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"If Mr. Knightley did not begin seriously, he was obliged to proceed so, for his proposal was caught at with delight; and the “Oh! I should like it of all things,” was not plainer in words than manner. Donwell was famous for its strawberry-beds, which seemed a plea for the invitation: but no plea was necessary; cabbage-beds would have been enough to tempt the lady, who only wanted to be going somewhere."

Emma by Jane Austen chapter 42

Context: Mr.knightley here proposing for Mrs. Elton, who is sad for her plan to go to Box Hill for picnic was cancelled due to sick hourses, to visit Donwell where he lives.

  1. in "was not plainer in words than manner" does it mean that "neither the words nor the way she said them are plain"?

  2. "plea for invitation" what does plea mean here? I don't think it means request!

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  • 1
    to be plain in words; to be plain in manner. This is a comparative.
    – Lambie
    Commented Aug 20, 2022 at 18:43
  • Ali, if you have two unrelated questions, it's best to ask them in two separate questions, even if they appear right next to each other in the same text. Someone may have a good answer to one question and not the other, and choose not to answer or only answer one of them.
    – gotube
    Commented Aug 21, 2022 at 3:20

2 Answers 2

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This excerpt contains logic games. It is not sarcastic.

“Oh! I should like it of all things,” is very plainly [clearly] worded. The manner it which it was said was at least as plain [clear] as its wording. Which is consistent with "the lady" being "delight[ed]" to accept the suggestion. It is also consistent with three themes of the following sentence: "the lady" "wanted to [go] somewhere"; "the lady" wanted to be tempted; and there was something tempting or delightful at (or near) Donwell.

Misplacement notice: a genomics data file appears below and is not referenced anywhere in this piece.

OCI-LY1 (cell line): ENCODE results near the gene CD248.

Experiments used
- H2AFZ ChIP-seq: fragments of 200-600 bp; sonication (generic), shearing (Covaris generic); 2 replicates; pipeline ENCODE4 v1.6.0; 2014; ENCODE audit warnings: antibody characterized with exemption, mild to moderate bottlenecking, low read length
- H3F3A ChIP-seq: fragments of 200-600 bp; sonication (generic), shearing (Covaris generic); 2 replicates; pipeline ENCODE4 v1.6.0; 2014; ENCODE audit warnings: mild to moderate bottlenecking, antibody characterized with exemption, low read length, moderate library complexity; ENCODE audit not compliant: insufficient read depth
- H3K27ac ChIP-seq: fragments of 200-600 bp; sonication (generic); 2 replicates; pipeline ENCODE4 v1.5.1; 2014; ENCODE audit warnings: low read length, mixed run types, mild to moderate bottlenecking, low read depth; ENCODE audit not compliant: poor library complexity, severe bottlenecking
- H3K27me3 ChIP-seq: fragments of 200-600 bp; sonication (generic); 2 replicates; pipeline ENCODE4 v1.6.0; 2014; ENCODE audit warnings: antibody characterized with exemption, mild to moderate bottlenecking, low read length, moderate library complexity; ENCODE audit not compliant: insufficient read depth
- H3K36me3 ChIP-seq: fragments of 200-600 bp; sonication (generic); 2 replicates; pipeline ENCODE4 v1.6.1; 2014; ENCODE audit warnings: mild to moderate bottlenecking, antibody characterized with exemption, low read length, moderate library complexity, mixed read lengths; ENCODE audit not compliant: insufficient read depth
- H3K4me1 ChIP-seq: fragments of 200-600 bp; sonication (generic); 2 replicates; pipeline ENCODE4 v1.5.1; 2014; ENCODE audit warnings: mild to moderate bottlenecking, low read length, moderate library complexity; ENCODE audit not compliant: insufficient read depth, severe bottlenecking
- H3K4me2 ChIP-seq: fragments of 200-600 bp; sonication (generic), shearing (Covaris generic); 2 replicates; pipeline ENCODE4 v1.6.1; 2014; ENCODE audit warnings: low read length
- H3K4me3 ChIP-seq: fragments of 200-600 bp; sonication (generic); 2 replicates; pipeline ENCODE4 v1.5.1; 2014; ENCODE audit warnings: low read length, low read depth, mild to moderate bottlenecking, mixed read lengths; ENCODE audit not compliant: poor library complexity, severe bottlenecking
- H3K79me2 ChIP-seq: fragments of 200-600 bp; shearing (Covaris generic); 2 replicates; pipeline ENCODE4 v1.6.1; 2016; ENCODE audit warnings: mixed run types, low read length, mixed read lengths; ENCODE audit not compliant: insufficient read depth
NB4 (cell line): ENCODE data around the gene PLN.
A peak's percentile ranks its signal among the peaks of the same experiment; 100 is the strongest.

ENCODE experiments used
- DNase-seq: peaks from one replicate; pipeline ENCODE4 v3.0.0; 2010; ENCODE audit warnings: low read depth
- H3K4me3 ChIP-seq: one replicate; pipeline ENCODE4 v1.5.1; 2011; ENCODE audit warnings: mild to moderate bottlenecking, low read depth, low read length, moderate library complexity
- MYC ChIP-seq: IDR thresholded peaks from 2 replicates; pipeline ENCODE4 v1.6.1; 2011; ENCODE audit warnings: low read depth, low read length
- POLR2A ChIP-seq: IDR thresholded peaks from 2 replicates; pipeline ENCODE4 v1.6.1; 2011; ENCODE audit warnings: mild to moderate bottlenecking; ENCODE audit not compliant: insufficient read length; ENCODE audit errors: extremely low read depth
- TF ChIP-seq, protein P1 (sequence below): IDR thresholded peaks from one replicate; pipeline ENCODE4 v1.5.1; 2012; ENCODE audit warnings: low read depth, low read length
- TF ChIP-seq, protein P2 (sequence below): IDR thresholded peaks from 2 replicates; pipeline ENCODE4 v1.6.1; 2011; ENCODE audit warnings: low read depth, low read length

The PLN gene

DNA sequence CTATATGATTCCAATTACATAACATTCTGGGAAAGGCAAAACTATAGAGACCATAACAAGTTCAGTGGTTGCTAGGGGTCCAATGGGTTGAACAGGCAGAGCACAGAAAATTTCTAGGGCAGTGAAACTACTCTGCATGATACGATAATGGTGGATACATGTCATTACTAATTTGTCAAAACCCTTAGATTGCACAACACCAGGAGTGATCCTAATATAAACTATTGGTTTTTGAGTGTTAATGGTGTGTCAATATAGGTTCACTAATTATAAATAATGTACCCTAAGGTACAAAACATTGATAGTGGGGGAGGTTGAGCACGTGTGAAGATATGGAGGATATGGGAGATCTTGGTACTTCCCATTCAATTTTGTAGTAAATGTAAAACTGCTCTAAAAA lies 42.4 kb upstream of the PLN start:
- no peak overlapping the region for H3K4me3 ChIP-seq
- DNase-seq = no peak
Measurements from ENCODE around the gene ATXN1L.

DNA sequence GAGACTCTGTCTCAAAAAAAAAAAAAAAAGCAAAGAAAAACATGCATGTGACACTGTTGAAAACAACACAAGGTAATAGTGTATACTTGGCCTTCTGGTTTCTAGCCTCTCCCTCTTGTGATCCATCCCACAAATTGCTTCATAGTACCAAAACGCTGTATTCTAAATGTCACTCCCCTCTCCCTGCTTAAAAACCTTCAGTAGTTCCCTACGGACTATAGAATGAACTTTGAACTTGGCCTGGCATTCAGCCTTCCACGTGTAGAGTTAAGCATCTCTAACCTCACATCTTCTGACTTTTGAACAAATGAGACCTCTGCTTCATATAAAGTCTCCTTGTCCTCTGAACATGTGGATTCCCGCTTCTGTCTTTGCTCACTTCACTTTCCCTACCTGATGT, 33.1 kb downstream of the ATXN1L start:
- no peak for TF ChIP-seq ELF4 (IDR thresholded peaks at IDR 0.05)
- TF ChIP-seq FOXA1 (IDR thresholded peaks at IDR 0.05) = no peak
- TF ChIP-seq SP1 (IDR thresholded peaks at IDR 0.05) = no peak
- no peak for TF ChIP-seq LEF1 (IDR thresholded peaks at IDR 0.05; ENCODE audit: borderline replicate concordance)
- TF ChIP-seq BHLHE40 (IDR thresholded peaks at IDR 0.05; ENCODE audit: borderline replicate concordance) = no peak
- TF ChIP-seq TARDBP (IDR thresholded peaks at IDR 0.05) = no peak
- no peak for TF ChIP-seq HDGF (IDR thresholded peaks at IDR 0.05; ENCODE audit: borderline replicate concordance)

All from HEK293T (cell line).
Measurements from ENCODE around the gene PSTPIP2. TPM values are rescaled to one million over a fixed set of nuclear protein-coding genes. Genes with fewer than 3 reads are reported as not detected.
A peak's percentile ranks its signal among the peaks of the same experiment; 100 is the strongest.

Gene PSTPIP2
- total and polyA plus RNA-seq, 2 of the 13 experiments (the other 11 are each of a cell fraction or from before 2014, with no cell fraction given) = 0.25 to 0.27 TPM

The "plea" is a metaphorical request, not a literal request. The request is being made by a place (Donwell). The request is in the form of the attractive scents and beauty of strawberry fields. The request is metaphorical (not literal) because the place is neither speaking nor writing.

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This is written in a Victorian¹ style, which likes to say things very politely, indirectly and euphemistically and make the reader figure out what people are really saying.

Not plainer in words than manner

is a roundabout way of saying

It was as plain by her manner (body language, tone of voice) as by her words.

That is, when the lady said, “Oh! I should like it of all things,” he could tell that she really meant it.

¹ Although the novel Emma is a few years older than Queen Victoria, and her uncle was regent on behalf of her grandfather when it was written. So it’s more properly “Regency” style.

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  • @Jasper do you mean to argue that that somehow means the book cannot be in what is now considered Victorian style?
    – sehe
    Commented Aug 21, 2022 at 12:36
  • @Jasper You got me. I’ll edit.
    – Davislor
    Commented Aug 21, 2022 at 13:32

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